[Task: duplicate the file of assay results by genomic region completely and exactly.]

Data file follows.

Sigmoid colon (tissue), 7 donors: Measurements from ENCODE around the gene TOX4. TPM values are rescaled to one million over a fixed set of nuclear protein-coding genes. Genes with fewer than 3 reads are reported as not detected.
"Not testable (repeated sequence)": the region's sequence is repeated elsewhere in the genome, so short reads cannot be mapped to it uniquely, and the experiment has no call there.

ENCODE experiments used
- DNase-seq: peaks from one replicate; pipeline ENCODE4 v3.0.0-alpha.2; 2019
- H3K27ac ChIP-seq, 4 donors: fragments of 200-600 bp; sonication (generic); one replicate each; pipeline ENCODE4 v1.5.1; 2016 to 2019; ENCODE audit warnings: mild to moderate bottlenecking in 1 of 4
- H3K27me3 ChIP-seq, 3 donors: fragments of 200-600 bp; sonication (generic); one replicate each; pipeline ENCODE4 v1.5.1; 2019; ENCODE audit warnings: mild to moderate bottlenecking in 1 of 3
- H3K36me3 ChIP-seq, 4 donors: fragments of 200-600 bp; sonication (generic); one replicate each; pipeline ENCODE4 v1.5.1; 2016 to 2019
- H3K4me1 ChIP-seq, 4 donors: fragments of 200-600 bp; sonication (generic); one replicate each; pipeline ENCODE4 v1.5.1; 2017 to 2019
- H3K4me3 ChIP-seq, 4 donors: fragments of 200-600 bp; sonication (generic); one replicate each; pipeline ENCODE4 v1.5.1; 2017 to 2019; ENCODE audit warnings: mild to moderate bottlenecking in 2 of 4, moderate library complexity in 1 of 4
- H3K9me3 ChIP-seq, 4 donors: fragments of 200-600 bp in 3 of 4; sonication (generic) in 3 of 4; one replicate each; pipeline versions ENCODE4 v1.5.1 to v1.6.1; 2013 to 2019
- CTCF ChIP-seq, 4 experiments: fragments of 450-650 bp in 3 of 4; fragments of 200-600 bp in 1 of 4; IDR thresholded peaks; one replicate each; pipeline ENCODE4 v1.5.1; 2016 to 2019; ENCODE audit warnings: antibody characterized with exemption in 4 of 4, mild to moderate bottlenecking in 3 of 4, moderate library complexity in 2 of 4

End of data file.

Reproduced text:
Sigmoid colon (tissue), 7 donors: Measurements from ENCODE around the gene TOX4. TPM values are rescaled to one million over a fixed set of nuclear protein-coding genes. Genes with fewer than 3 reads are reported as not detected.
"Not testable (repeated sequence)": the region's sequence is repeated elsewhere in the genome, so short reads cannot be mapped to it uniquely, and the experiment has no call there.

ENCODE experiments used
- DNase-seq: peaks from one replicate; pipeline ENCODE4 v3.0.0-alpha.2; 2019
- H3K27ac ChIP-seq, 4 donors: fragments of 200-600 bp; sonication (generic); one replicate each; pipeline ENCODE4 v1.5.1; 2016 to 2019; ENCODE audit warnings: mild to moderate bottlenecking in 1 of 4
- H3K27me3 ChIP-seq, 3 donors: fragments of 200-600 bp; sonication (generic); one replicate each; pipeline ENCODE4 v1.5.1; 2019; ENCODE audit warnings: mild to moderate bottlenecking in 1 of 3
- H3K36me3 ChIP-seq, 4 donors: fragments of 200-600 bp; sonication (generic); one replicate each; pipeline ENCODE4 v1.5.1; 2016 to 2019
- H3K4me1 ChIP-seq, 4 donors: fragments of 200-600 bp; sonication (generic); one replicate each; pipeline ENCODE4 v1.5.1; 2017 to 2019
- H3K4me3 ChIP-seq, 4 donors: fragments of 200-600 bp; sonication (generic); one replicate each; pipeline ENCODE4 v1.5.1; 2017 to 2019; ENCODE audit warnings: mild to moderate bottlenecking in 2 of 4, moderate library complexity in 1 of 4
- H3K9me3 ChIP-seq, 4 donors: fragments of 200-600 bp in 3 of 4; sonication (generic) in 3 of 4; one replicate each; pipeline versions ENCODE4 v1.5.1 to v1.6.1; 2013 to 2019
- CTCF ChIP-seq, 4 experiments: fragments of 450-650 bp in 3 of 4; fragments of 200-600 bp in 1 of 4; IDR thresholded peaks; one replicate each; pipeline ENCODE4 v1.5.1; 2016 to 2019; ENCODE audit warnings: antibody characterized with exemption in 4 of 4, mild to moderate bottlenecking in 3 of 4, moderate library complexity in 2 of 4